Wednesday, March 18, 2009

John Oliver on Science

On the lighter side, I John Oliver. So I thoroughly enjoyed his "science commentary" on the Daily Show Monday night. Hope you all get a kick out of it too (John Oliver comes on around the 2-minute mark):

Going to listen to some tunes on my magic song brick now :)

A bientôt!

Friday, March 13, 2009

Where the web was born

Happy 20th birthday to the WWW! 20 years ago today the web was "born" here at CERN with the submission of a proposal by Tim Berners-Lee called "Information Management: A Proposal". CERN is also having an event (webcast) to celebrate.

(photo from mackz)

Here is a link to the CERN Press Release, and there's a nice article in SLAC Today with screenshots of the first SLAC webpages.

I know that I can't imagine life/work without those three w's, especially since while I'm at CERN it's my lifeline to family, friends, and news from home.

A bientôt!

Thursday, March 5, 2009

Shhh, it's a secret

I came across a link to an old Cosmic Variance blog post from Julianne Dalcanton called "The Cult of Genius", and I was compelled to pass it on. Mostly because it so eloquently reveals physicists' biggest secret:
During high school or college, many aspiring physicists latch onto Feynman or Einstein or Hawking as representing all they hope to become. The problem is, the vast majority of us are just not that smart. Oh sure, we’re plenty clever, and are whizzes at figuring out the tip when the check comes due, but we’re not Feynman-Einstein-Hawking smart. We go through a phase where we hope that we are, and then reality sets in, and we either (1) deal, (2) spend the rest of our career trying to hide the fact that we’re not, or (3) drop out.
Some of us aren't even so great with the mental math ;) I think that this realization hits most physicists sometime mid-grad school, after finishing classes and shortly after one starts doing research full-time, and it's a bit of an identity crisis. Julianne continues:
Well, screw that. Yes, you have to be clever, but if you have good taste in problems, an ability to forge intellectual connections, an eye for untapped opportunities, drive, and yes, a willingness to work hard, you can have major impacts on the field. While my guess is that this is broadly understood to be true by those of us clever-but-not-F-E-H-smart folks who’ve survived the weeding of graduate school, postdoctoral positions, and assistant professorhood, we do a lousy job of communicating this fact to our students. I’ve always suspected that we lose talent from the field because people opt for Door #3 (drop out) when they face up to the fact that physics is frequently hard, even for very clever people.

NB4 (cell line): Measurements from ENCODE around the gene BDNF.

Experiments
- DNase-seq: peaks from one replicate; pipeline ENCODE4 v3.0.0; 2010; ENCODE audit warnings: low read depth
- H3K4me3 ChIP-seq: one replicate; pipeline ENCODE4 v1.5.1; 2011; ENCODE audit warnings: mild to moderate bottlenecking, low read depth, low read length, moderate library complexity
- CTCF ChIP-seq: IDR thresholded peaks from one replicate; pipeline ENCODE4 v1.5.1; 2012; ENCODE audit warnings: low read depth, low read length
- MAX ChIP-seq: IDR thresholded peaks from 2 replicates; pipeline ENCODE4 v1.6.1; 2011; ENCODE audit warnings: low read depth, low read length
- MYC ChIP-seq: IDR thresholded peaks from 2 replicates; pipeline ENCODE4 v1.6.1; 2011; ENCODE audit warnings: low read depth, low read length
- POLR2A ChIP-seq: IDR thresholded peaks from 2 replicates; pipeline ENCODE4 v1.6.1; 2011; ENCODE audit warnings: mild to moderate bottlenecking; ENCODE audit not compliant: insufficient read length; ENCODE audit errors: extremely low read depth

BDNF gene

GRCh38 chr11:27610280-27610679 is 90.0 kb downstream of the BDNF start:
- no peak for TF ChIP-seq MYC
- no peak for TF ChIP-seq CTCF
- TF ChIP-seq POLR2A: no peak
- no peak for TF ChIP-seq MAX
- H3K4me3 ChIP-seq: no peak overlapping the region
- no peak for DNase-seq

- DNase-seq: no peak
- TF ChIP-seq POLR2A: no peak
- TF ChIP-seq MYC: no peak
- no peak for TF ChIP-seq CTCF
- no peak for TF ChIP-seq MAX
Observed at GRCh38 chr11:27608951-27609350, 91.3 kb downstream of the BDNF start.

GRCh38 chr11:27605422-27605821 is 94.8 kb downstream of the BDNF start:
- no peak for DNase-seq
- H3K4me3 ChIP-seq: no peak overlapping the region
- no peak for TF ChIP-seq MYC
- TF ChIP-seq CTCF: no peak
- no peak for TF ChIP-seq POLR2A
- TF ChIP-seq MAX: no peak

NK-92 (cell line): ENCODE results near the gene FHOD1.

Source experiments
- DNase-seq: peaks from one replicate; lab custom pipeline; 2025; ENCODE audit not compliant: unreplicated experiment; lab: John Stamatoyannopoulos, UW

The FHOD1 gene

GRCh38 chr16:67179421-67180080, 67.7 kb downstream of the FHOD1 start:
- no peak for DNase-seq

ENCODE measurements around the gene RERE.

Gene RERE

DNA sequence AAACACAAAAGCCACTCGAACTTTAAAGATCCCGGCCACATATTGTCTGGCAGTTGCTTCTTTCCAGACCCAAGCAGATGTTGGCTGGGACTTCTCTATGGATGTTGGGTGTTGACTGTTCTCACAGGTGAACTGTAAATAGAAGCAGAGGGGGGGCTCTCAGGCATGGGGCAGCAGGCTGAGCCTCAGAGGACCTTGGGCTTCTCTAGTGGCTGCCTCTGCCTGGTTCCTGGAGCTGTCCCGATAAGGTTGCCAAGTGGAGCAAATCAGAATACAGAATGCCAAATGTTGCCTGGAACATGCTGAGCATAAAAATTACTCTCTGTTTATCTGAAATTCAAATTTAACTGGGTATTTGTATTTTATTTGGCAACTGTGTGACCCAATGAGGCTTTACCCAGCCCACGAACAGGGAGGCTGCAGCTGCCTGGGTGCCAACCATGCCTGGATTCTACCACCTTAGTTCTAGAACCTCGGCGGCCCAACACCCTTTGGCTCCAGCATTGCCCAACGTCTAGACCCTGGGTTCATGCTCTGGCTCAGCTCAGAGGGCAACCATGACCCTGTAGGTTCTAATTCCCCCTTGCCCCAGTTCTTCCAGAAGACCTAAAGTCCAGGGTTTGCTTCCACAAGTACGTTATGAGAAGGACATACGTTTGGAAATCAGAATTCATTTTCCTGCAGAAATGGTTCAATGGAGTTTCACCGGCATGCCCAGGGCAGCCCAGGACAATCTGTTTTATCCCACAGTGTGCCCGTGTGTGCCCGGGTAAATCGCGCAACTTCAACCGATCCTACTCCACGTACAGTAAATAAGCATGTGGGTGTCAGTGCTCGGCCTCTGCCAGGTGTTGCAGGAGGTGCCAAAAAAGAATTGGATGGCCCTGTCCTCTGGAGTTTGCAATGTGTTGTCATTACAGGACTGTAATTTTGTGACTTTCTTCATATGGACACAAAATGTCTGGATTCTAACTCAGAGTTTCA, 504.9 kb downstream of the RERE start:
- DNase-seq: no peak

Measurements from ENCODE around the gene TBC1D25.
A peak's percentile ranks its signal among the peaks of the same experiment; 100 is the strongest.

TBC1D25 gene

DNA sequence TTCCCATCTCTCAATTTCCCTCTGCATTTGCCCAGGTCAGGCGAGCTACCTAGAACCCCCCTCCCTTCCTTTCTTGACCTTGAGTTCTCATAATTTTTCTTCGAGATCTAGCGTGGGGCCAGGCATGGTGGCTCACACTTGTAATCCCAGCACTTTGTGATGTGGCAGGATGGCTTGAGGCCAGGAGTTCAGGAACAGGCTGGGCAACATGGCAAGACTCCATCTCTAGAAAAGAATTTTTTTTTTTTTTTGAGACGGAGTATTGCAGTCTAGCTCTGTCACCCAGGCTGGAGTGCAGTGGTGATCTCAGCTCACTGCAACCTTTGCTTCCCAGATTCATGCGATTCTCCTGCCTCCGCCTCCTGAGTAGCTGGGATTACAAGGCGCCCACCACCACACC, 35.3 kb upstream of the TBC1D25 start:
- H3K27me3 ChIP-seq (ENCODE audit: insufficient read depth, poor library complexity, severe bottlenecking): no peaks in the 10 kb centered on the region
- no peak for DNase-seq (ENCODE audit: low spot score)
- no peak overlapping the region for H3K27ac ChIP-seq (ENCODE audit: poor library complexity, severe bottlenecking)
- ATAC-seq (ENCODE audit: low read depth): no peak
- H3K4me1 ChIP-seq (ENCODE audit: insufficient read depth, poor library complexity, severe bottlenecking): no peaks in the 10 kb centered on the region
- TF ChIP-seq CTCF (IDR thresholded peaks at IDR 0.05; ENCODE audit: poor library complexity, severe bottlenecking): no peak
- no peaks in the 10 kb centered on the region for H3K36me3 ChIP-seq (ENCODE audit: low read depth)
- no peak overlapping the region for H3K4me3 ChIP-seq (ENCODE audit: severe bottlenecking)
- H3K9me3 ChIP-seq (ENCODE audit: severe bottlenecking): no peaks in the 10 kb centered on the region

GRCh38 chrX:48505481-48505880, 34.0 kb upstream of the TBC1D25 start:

So now you know the "secret". Are you convinced? The "Cult of Genius" is a difficult concept to overcome, both within physics and in how physicists relate to the rest of society. Especially when we are bombarded by images like this:

(a painting by Ken Currie of Peter Higgs, namesake of the elusive Higgs boson, aka the "God particle" that experiments at Fermilab and CERN are searching for)

A bientôt!

Wednesday, March 4, 2009

Chamonix Summary -- More about the September Incident

Today I'll continue with some cool photos from the Chamonix summary (as I discussed last week).

The first speaker had another photo from the September 19th incident, describing that of the 595 MJ (595,000,000 Joules) of energy stored in the magnets, half was dissipated in the arc that caused the damage:

(photo from slide 7 of the first summary talk). A typical surge protector in your house might be able to absorb and dissipate on the order of 1000 Joules of energy.

And, along with more info about the damage, we get some more photos of repairs... for example, a "jumper" repair on part of the damaged sector:

And remember the how the soot in the beam pipe needed to be cleaned? Here's a before (left) and after (right):

and a photo of the "Q-tip" (ok, they call it a foam plug) they use to clean the beam pipe...

first dipped in alcohol, then dry.

If this is the kind of thing that floats your boat, you might want to check out the whole video of the Chamonix summary. Beware of the accelerator jargon ... here's some help (and for my own future reference; corrections welcome in the comments):

BIS = beam interlock system
DFB = electrical distribution box
MCI = maximum credible incident
MLI = multilayer insulation
MO = multipole
MPS = machine protection system
MQ = skew quadrupole
QPS = quench protection system
QRL = cryogenic pipeline
SEU = single event upset
SSS = short straight section

A bientôt!